Such microscopic attention to responses and the frequent campaign adjustments they engender seem more like traditional direct marketing than brand image advertising. And they are. “While interactive is effective as a branding medium, it’s far more effective as a direct marketing one,” notes Johnson. “Interactive is the most trackable medium, and that also makes it easier for a client to internally justify the spending.”

Before any media buys are made, intense negotiations take place. “We represent a large enough critical mass in billing and strong enough potential going forward that we do well as negotiators,” admits Johnson. “About a year ago I had someone do a quick analysis of what percent of rate card we paid…and it was 38 percent.”

This tough negotiator also insists on trying before he buys. “We’ll do a one-week or one-day test to get a statistically valid sampling of site performance, and then I go in with the price I’m willing to pay.”

What’s more negotiable are the terms and conditions of an advertising contract. Sites typically charge a higher CPM for optimizing, and media director Breger says the price is well worth it: It’s important to “negotiate the interchangeability of specific portions of an advertising agreement and change the proportion of the value as you go along, based on performance,” he believes.

Network Solutions, the Web’s leading domain name registrar, is the firm’s oldest and largest client. It went from having zero competition to a field of more than a hundred today. To help it stay on top, Qfactor secured key portal placements and negotiated some of the largest online ad contracts in the marketplace. According to a recent Ad Relevance report, Network Solutions ranks No. 1 in its competitive set in online impressions. To stay close to the account, Qfactor maintains a marketing associate onsite at Network Solutions. Having just merged with Verisign, the online security and encryption service, Network Solutions is currently generating a slew of new products and services, which Qfactor is also advertising.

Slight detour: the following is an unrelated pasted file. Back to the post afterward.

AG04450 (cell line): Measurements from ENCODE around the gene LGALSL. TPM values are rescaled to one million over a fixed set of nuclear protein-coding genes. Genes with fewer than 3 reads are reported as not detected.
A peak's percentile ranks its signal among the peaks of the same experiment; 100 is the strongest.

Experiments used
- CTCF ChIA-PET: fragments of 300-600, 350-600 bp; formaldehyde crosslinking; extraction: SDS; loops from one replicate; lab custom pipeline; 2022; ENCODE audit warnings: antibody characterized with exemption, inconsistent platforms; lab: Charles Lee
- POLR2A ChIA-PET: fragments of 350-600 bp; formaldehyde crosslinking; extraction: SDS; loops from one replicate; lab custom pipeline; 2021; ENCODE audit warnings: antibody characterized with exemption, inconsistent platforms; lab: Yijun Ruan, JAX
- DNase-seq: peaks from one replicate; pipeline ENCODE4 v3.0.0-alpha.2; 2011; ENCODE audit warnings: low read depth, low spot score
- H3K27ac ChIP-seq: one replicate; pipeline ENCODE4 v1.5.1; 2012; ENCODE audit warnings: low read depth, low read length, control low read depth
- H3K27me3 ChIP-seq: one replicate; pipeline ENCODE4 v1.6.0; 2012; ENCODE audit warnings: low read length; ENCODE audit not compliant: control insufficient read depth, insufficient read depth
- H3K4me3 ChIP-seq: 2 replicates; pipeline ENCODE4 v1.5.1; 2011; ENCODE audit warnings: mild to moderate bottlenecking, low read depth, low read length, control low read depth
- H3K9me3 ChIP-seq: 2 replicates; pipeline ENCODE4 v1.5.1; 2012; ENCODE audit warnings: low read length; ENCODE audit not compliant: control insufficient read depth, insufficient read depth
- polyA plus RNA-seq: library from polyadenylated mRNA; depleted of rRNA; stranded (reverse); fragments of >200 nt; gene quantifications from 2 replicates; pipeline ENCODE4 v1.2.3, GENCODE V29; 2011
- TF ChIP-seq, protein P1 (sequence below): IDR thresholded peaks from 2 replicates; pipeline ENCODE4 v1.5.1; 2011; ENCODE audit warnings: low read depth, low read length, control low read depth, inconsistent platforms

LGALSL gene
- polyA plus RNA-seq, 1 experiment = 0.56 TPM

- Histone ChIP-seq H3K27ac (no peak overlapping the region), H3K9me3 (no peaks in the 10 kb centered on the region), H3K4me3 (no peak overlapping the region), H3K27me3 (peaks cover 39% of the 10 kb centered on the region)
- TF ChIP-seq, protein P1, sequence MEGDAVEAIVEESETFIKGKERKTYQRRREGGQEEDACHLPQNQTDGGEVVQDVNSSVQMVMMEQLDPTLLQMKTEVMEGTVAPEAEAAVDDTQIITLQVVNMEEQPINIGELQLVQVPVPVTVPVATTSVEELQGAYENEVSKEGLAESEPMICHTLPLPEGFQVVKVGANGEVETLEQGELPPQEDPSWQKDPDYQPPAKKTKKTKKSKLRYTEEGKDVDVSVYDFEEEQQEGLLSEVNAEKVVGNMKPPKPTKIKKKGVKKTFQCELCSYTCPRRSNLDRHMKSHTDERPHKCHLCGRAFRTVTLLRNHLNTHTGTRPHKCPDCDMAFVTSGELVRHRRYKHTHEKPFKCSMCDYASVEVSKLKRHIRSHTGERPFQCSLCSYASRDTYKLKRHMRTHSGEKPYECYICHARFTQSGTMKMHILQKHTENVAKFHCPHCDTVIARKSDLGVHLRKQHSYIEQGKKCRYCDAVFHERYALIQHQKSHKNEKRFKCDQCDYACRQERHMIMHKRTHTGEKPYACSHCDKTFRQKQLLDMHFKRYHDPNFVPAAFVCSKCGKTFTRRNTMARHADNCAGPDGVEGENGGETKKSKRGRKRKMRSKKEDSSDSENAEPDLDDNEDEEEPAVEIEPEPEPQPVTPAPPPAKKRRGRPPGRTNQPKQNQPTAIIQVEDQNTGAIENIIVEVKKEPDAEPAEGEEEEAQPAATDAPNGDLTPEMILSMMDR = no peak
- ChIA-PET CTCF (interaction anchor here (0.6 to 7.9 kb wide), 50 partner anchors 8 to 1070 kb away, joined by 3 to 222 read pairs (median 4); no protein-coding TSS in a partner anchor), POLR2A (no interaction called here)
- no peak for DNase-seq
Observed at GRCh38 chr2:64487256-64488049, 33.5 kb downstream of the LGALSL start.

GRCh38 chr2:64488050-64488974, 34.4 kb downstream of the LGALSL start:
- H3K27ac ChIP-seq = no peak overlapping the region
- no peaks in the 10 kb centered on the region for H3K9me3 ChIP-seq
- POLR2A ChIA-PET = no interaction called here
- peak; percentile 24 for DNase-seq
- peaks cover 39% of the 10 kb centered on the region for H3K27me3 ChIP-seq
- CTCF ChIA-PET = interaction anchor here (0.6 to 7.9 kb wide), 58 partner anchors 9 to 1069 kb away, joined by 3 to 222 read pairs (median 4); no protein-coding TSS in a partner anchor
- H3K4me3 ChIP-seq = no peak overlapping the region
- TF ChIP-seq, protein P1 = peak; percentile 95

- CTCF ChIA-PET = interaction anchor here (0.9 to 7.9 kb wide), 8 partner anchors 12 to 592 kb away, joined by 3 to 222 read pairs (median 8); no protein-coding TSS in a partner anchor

Thanks to the coming election, another of its clients, Washington Post Newsweek Interactive, is also heavying up online ad spending. Subsite is getting the lion’s share of attention, with creative broadly distributed across some 60 sites. The objective: To position OnPolitics as the definitive source for news and information regarding the presidential campaign. The effort thus far, consisting of animated and HTML banners (creative work by Proteus and in-house), has increased visitation substantially.

“I am the last person to say the banner ad is dead,” says Johnson, whose firm also plans and buys buttons, text links, sponsorships, pop-ups, interstitials, webmercials, and transactional banners that keep a viewer on the original site while enabling a purchase. “For some clients, a static banner ad works better than interactive pop-ups. It all comes down to testing and optimizing.” Qfactor’s bottom line: “It doesn’t much matter to us what type of unit we produce—as long as it delivers.”

Susan Breslow Sardone can be reached at